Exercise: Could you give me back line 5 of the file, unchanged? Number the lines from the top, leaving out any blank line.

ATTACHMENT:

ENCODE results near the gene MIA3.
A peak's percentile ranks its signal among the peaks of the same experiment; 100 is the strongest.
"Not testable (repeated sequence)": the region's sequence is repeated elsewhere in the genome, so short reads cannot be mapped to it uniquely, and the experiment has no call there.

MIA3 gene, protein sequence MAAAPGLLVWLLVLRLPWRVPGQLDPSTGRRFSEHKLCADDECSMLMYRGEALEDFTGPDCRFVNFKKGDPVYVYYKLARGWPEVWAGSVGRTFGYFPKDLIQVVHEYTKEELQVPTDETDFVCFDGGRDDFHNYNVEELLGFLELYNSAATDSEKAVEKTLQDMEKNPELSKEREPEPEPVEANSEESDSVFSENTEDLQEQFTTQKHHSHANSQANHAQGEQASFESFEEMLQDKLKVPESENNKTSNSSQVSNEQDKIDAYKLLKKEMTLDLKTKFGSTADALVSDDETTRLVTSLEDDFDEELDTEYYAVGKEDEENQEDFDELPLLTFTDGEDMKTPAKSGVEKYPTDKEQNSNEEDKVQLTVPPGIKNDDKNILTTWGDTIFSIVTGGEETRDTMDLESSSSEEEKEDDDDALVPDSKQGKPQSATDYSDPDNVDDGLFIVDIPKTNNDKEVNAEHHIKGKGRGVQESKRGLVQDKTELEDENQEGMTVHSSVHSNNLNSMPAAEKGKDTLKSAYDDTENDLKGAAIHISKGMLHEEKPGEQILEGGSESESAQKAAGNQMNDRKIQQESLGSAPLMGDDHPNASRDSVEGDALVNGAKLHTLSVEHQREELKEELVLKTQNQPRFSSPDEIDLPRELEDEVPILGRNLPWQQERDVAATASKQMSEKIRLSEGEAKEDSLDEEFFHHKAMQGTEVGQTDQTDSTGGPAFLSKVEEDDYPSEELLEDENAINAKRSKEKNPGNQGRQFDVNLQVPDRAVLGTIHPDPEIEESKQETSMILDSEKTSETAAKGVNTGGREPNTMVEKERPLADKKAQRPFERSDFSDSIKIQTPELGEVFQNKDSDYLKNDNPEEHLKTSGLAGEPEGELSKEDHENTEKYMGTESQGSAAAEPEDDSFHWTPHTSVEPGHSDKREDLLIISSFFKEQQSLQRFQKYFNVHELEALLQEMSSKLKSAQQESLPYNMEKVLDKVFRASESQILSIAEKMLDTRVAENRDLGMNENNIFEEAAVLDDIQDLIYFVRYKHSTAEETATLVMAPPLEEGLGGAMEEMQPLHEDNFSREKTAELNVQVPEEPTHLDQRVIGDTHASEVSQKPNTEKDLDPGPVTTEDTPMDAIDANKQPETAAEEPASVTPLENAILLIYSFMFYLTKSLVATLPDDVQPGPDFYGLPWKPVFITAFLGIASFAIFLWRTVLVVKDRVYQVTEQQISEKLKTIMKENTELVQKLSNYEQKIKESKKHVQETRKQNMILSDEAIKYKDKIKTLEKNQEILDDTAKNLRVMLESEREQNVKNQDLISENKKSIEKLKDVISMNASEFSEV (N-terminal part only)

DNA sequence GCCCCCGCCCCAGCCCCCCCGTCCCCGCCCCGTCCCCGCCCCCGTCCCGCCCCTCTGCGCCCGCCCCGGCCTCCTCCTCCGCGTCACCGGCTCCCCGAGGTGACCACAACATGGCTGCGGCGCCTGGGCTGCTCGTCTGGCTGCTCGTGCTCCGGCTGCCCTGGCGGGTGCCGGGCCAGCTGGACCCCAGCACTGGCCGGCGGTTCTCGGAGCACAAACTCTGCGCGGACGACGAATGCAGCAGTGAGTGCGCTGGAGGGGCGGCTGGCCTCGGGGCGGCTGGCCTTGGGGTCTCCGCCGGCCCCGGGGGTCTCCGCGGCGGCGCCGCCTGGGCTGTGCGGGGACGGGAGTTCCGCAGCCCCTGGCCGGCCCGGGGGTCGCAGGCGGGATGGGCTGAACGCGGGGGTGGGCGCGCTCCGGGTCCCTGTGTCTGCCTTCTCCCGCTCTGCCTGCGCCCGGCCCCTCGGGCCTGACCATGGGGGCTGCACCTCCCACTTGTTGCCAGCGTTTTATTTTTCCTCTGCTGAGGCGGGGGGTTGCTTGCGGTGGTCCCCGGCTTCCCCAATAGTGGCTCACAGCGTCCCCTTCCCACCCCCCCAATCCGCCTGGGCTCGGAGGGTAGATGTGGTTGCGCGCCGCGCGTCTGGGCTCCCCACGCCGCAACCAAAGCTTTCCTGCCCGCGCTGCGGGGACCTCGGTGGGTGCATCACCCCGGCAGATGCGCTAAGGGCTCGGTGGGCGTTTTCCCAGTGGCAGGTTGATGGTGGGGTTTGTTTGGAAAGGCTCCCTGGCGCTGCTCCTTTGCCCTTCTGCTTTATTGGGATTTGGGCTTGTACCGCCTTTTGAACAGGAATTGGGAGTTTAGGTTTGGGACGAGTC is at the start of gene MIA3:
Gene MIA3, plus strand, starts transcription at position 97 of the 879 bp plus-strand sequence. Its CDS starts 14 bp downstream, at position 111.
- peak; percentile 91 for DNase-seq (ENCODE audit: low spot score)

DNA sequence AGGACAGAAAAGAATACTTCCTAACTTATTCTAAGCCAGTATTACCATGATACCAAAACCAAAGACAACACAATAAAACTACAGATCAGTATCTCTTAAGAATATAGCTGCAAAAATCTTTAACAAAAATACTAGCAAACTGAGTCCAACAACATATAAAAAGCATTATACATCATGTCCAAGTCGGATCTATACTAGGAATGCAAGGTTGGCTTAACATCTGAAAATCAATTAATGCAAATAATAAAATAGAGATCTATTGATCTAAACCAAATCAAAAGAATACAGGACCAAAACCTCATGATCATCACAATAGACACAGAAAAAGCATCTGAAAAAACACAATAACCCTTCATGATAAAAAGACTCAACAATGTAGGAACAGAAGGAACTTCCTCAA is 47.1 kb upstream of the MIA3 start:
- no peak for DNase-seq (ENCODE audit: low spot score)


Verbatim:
DNA sequence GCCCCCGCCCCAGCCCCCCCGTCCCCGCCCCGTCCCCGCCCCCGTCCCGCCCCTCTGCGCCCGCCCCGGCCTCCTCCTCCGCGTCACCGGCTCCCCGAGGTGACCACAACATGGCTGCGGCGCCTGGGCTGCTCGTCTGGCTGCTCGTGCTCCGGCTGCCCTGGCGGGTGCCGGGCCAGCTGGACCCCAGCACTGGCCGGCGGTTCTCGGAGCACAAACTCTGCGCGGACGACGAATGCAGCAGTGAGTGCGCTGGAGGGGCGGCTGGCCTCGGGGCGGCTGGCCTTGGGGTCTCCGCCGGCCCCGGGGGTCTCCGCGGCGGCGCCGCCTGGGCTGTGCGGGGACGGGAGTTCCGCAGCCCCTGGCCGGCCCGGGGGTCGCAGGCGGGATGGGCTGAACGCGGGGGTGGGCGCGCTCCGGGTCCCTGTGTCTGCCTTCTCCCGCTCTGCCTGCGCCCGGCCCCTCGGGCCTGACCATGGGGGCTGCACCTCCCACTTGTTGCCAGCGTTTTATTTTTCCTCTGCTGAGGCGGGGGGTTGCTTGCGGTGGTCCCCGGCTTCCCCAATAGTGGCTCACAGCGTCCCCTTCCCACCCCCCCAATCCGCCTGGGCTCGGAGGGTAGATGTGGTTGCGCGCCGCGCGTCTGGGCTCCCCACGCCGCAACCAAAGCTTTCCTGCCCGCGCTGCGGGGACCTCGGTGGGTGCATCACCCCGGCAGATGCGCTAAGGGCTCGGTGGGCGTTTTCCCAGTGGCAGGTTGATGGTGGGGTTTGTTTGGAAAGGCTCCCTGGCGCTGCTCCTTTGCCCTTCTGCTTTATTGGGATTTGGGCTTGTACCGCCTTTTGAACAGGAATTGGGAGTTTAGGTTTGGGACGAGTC is at the start of gene MIA3: